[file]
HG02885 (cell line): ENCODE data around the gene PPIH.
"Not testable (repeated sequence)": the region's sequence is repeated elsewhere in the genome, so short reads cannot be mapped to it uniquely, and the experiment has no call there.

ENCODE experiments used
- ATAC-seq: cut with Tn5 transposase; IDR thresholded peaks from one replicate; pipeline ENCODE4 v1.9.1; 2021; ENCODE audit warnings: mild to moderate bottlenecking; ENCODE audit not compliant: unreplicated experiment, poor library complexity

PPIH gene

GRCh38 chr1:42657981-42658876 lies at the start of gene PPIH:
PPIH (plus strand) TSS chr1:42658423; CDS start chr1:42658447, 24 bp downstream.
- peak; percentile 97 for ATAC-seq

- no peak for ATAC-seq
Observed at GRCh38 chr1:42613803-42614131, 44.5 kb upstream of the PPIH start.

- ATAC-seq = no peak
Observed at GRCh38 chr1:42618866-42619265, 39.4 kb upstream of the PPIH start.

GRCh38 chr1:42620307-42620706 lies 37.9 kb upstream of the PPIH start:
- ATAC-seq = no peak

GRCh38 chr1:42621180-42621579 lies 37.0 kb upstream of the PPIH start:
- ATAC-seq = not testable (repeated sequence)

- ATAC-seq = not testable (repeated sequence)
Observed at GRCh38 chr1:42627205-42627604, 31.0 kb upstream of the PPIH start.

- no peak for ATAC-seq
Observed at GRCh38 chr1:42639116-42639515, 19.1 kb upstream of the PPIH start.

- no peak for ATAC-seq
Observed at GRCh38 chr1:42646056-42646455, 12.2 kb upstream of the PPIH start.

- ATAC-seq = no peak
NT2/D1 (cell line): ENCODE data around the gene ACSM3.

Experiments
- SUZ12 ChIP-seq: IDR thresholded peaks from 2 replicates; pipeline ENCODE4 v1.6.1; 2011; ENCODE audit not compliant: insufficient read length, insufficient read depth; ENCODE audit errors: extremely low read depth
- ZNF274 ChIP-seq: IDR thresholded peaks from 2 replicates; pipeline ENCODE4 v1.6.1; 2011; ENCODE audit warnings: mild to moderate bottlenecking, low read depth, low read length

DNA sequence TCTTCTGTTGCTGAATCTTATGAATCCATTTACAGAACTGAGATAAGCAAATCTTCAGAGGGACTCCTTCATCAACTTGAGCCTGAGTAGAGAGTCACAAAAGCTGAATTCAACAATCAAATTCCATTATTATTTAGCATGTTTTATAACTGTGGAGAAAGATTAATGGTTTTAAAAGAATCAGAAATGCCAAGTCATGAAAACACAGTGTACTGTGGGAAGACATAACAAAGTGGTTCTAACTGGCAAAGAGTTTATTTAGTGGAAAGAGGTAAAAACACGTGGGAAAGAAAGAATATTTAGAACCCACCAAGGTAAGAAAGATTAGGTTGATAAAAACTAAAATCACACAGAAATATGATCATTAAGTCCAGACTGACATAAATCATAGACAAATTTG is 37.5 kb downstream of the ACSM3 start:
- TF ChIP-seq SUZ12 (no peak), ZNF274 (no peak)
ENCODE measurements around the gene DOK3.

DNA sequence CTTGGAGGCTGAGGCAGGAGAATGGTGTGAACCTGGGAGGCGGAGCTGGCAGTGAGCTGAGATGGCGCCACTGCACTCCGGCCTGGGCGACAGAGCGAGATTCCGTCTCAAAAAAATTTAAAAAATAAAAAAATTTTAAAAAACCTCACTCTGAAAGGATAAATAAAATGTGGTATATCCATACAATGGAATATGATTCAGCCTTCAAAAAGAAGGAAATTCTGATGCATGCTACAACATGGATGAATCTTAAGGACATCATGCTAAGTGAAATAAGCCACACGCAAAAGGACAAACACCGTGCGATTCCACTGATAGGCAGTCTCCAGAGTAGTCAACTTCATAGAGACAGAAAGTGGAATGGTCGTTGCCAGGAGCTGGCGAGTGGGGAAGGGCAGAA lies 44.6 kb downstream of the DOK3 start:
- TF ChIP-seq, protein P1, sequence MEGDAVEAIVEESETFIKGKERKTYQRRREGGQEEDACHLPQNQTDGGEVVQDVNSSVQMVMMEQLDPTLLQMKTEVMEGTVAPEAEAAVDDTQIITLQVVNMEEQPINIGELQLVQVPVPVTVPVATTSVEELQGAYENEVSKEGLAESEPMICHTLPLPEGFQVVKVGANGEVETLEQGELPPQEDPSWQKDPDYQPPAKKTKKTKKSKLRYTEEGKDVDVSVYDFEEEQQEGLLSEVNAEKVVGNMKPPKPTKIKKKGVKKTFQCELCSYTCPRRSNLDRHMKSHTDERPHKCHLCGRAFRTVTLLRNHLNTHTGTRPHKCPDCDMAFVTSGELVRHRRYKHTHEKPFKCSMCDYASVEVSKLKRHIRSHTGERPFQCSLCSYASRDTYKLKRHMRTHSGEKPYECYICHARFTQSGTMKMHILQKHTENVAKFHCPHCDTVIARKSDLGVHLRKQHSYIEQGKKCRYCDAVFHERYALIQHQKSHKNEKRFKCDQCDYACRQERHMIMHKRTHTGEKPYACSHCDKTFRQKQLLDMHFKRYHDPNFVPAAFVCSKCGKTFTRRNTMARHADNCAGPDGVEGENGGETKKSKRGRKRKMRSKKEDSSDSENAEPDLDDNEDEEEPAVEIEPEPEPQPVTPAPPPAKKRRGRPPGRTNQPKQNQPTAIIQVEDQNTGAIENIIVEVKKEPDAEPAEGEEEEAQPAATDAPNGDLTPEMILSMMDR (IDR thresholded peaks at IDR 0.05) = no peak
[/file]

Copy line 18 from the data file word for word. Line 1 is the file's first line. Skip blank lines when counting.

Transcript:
Observed at GRCh38 chr1:42627205-42627604, 31.0 kb upstream of the PPIH start.